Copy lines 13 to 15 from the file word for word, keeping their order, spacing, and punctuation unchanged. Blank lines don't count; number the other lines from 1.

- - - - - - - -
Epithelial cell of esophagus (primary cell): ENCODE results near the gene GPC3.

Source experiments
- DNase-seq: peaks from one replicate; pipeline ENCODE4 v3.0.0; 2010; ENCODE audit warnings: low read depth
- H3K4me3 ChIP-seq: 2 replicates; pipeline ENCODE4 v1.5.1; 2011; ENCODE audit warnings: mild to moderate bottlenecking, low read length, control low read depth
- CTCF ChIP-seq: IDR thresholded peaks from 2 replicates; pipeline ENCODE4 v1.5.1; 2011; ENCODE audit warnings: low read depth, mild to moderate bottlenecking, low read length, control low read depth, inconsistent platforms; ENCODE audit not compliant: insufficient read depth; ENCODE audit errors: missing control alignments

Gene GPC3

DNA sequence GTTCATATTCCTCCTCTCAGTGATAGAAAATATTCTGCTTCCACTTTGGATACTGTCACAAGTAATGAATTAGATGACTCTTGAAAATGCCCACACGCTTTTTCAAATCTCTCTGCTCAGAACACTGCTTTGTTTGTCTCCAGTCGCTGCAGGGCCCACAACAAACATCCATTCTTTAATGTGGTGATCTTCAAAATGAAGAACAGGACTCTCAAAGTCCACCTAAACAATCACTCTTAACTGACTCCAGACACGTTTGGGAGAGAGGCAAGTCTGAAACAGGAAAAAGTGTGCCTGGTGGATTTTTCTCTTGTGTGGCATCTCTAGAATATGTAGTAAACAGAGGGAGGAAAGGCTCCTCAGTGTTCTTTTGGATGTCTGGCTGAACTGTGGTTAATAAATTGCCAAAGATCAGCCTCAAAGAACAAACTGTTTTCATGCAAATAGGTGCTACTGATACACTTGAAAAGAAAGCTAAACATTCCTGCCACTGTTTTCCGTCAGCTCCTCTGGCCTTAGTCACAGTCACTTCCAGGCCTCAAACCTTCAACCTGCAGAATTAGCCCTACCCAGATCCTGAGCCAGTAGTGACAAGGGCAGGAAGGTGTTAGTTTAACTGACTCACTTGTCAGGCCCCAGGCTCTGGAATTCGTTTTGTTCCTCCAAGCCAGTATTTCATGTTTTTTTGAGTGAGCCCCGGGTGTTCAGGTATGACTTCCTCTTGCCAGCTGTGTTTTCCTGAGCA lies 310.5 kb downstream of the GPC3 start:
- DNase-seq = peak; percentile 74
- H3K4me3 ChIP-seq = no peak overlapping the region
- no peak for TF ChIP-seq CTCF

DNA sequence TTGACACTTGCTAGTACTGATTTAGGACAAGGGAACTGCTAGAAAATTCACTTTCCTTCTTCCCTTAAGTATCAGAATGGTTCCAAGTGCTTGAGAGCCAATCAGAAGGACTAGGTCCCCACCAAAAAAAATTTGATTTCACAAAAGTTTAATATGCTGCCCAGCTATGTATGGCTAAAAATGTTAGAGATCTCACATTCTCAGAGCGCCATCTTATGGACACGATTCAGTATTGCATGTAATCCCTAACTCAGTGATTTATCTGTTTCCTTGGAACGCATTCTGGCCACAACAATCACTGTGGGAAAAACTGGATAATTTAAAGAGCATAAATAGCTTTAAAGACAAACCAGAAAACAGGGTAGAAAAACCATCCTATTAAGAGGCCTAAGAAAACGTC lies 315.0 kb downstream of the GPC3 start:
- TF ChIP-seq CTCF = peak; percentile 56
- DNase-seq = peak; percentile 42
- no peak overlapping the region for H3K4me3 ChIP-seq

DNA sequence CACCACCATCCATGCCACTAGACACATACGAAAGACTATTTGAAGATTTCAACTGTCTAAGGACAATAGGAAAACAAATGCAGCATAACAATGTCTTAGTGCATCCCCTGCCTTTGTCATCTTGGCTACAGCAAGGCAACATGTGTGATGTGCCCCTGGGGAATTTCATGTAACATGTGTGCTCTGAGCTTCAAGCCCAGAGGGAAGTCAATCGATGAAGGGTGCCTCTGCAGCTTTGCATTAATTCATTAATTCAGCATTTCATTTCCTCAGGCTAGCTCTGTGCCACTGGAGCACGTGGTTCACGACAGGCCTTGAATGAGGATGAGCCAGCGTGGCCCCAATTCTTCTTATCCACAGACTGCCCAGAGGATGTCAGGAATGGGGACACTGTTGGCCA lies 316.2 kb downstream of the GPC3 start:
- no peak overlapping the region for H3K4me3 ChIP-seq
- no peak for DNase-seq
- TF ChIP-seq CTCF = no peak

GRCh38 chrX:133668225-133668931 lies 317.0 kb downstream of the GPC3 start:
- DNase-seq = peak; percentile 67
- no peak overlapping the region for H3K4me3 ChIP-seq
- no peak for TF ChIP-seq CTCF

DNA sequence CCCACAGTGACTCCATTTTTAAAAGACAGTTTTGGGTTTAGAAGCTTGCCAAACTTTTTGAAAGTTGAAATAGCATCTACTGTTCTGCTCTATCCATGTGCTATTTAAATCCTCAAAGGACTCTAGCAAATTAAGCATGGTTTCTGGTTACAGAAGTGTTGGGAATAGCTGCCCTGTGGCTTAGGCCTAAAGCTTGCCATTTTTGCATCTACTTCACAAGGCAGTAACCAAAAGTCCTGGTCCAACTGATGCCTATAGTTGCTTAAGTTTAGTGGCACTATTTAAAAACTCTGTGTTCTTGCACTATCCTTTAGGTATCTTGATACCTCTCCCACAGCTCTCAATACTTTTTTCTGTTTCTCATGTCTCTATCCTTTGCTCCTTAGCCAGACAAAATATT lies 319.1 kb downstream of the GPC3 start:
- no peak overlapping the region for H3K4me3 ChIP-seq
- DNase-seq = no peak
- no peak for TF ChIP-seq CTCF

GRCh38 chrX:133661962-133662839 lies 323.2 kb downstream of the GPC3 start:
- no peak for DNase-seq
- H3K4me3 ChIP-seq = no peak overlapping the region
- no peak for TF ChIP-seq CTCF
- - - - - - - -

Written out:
- DNase-seq = peak; percentile 42
- no peak overlapping the region for H3K4me3 ChIP-seq

DNA sequence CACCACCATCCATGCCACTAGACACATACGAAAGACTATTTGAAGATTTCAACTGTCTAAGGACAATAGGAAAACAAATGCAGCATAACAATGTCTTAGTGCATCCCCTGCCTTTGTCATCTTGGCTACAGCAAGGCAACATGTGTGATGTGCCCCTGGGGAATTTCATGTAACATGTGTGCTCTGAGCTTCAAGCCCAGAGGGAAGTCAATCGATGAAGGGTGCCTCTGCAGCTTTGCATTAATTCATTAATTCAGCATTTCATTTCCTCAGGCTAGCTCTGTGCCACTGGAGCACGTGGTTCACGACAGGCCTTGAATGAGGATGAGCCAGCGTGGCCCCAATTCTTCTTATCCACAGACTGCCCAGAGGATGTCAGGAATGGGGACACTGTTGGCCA lies 316.2 kb downstream of the GPC3 start: